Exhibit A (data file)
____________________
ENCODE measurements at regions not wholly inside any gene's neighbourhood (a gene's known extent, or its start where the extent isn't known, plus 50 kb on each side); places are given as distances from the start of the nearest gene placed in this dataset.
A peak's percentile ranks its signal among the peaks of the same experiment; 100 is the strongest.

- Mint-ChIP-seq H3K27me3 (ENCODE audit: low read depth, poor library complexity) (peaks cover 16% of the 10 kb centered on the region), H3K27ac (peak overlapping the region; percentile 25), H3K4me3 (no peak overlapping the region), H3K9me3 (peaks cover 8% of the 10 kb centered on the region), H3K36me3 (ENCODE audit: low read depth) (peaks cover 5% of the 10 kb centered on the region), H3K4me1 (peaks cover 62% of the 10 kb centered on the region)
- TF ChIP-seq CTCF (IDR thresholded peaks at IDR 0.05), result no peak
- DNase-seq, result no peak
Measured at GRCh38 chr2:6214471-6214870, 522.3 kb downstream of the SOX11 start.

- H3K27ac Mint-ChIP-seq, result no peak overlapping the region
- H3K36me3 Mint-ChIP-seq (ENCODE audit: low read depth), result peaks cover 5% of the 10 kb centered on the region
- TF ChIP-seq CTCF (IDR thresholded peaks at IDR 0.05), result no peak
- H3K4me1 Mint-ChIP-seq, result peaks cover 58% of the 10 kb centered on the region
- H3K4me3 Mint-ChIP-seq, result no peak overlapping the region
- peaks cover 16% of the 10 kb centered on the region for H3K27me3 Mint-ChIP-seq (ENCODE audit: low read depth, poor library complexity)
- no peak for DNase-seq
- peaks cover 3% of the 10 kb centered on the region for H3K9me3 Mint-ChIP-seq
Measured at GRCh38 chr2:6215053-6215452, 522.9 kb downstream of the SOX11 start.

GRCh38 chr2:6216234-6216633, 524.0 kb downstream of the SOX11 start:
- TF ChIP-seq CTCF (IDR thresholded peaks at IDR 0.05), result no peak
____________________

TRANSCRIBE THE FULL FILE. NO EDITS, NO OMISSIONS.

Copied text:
ENCODE measurements at regions not wholly inside any gene's neighbourhood (a gene's known extent, or its start where the extent isn't known, plus 50 kb on each side); places are given as distances from the start of the nearest gene placed in this dataset.
A peak's percentile ranks its signal among the peaks of the same experiment; 100 is the strongest.

- Mint-ChIP-seq H3K27me3 (ENCODE audit: low read depth, poor library complexity) (peaks cover 16% of the 10 kb centered on the region), H3K27ac (peak overlapping the region; percentile 25), H3K4me3 (no peak overlapping the region), H3K9me3 (peaks cover 8% of the 10 kb centered on the region), H3K36me3 (ENCODE audit: low read depth) (peaks cover 5% of the 10 kb centered on the region), H3K4me1 (peaks cover 62% of the 10 kb centered on the region)
- TF ChIP-seq CTCF (IDR thresholded peaks at IDR 0.05), result no peak
- DNase-seq, result no peak
Measured at GRCh38 chr2:6214471-6214870, 522.3 kb downstream of the SOX11 start.

- H3K27ac Mint-ChIP-seq, result no peak overlapping the region
- H3K36me3 Mint-ChIP-seq (ENCODE audit: low read depth), result peaks cover 5% of the 10 kb centered on the region
- TF ChIP-seq CTCF (IDR thresholded peaks at IDR 0.05), result no peak
- H3K4me1 Mint-ChIP-seq, result peaks cover 58% of the 10 kb centered on the region
- H3K4me3 Mint-ChIP-seq, result no peak overlapping the region
- peaks cover 16% of the 10 kb centered on the region for H3K27me3 Mint-ChIP-seq (ENCODE audit: low read depth, poor library complexity)
- no peak for DNase-seq
- peaks cover 3% of the 10 kb centered on the region for H3K9me3 Mint-ChIP-seq
Measured at GRCh38 chr2:6215053-6215452, 522.9 kb downstream of the SOX11 start.

GRCh38 chr2:6216234-6216633, 524.0 kb downstream of the SOX11 start:
- TF ChIP-seq CTCF (IDR thresholded peaks at IDR 0.05), result no peak